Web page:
Assistant Choreographer Merry Holden

    Cast includes

    Merab Karina Gauvin
    Michal Anna Devin
    Saul/Apparition of Samuel Markus Brück
    David Iestyn Davies
    Jonathan Allan Clayton
    Abner/High Priest/Amalekite/Doeg Stuart Jackson
    Witch of Endor John Graham-Hall
    Dancers Robin Gladwin, Ellyn Hebron, Thomas Herron, Merry Holden, Gareth Mole, Yasset Roldan

  • Dates and times

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    Performance schedule Gardens Performance Transport
    Date Open Start *Long interval Finish Train departs Victoria Post opera coach
    Thursday 19 July  
    2.00 4.35 6.25 9.00 12.46 9.25
    Sunday 22 July   2.00 4.00 5.50 8.25 12.46 8.55
    Friday 27 July   3.00 5.20 7.10 9.45 1.46 10.15
    Monday 30 July   3.00 5.20 7.10 9.45 1.46 10.15
    Friday 3 August   2.00 4.35 6.25 9.00 12.46 9.25
    Wednesday 8 August   2.00 4.35 6.25 9.00 12.46 9.25
    Saturday 11 August   2.00 4.35 6.25 9.00 12.46 9.25
    Monday 13 August   <30 2.00 4.35 6.25 9.00 12.46 9.25
    Thursday 16 August   2.00 4.35 6.25 9.00 12.46 9.25
    Saturday 18 August   2.00 4.35 6.25 9.00 12.46 9.25
    Tuesday 21 August   <30 2.00 4.35 6.25 9.00 12.46 9.25
    Thursday 23 August   <30 2.00 4.35 6.25 9.00 12.46 9.25
    Saturday 25 August   2.00 4.35 6.25 9.00 12.46 9.25
    Opening night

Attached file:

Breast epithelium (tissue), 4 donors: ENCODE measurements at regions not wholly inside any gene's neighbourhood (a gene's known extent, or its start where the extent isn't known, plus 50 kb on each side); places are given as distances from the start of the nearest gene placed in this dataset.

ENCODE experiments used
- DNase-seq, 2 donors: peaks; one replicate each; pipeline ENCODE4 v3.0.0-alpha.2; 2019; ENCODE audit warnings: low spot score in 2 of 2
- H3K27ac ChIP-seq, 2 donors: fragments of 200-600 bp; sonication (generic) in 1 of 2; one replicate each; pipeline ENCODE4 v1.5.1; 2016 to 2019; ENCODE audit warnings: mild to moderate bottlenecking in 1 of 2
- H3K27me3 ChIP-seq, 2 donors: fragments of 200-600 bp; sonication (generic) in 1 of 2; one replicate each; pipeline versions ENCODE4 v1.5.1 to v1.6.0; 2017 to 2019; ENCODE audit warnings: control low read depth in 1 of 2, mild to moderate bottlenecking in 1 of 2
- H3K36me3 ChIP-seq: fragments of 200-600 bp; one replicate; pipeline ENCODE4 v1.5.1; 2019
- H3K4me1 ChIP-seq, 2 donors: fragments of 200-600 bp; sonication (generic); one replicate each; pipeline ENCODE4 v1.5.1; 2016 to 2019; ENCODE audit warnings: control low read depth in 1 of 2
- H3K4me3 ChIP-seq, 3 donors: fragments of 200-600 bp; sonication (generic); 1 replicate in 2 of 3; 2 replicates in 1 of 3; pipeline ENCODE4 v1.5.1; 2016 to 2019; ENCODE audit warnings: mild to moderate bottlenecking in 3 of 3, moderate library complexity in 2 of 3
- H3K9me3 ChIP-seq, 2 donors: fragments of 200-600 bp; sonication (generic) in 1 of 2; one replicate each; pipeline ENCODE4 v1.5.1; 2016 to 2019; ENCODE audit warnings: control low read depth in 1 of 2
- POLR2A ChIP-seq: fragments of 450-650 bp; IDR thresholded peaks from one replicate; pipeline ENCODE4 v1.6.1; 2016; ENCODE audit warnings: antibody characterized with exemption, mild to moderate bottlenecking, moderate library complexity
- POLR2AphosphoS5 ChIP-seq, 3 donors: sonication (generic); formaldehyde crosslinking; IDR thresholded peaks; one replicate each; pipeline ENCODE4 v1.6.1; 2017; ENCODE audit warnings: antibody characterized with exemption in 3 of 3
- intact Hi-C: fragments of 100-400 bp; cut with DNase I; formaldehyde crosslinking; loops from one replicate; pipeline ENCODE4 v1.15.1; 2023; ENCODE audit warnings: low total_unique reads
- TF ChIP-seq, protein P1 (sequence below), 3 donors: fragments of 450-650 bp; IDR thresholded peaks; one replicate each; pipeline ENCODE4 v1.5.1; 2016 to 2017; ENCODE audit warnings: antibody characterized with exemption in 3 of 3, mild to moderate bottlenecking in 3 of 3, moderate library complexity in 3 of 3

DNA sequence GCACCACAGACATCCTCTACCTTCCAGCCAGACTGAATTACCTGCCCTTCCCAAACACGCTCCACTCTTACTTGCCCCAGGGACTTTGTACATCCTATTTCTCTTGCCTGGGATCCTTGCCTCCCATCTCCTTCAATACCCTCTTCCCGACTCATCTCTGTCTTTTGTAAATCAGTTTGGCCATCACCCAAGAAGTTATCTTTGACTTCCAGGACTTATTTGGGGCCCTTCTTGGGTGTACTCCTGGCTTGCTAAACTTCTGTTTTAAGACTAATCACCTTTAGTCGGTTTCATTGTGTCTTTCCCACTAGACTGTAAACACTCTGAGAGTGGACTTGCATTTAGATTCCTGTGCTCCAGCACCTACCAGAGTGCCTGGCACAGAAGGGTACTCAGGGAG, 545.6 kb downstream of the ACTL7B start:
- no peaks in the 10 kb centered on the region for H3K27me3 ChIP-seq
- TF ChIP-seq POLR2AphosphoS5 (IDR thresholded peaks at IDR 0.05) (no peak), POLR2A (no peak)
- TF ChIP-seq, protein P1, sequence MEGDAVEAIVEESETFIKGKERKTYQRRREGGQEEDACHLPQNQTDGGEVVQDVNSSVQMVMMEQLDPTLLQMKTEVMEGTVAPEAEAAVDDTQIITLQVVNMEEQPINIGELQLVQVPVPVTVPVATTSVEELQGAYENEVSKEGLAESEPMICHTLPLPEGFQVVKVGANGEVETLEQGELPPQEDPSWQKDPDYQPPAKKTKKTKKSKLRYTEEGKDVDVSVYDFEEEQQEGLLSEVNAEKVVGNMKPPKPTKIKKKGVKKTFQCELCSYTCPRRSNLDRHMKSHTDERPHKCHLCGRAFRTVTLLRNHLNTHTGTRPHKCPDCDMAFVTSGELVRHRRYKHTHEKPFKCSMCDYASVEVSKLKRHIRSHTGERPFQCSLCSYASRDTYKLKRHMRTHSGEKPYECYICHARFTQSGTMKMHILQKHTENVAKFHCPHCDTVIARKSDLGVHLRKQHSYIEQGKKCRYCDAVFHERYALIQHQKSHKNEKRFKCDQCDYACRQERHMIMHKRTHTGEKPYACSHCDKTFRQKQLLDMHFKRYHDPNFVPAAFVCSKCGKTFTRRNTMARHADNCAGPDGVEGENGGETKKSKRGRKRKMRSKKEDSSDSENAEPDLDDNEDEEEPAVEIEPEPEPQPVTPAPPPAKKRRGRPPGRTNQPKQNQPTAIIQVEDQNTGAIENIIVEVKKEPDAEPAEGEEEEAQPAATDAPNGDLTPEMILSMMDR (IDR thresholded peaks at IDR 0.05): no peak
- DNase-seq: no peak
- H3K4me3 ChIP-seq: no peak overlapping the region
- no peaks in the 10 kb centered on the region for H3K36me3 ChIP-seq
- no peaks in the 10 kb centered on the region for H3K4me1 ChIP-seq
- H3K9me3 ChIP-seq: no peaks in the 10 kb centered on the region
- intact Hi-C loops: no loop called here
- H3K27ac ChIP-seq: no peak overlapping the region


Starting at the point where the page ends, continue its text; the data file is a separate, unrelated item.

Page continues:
Insider Talk
    Study event
    <30 Glyndebourne Under 30s performance
    Early Start
    Dining and ticket option available

    *Long dining interval
    Our long dining interval lasts for 90 minutes

  • Synopsis

    Part I

    The Israelites give thanks to God and sing praises to David for his victory over Goliath, the Philistine giant. David is welcomed by Saul, King of Israel, his son Jonathan, his two daughters Michal and Merab, and Abner, his commander-in-chief. Jonathan swears eternal friendship to David. Saul offers David Merab’s hand in marriage, but she scorns his humble origins. Her sister Michal, however, is in love with him. The women of Israel offer further tributes to David, which makes Saul furiously jealous and fearful for his crown. After he leaves, Jonathan reproaches the women for their rash words and urges David to soothe Saul by playing his harp.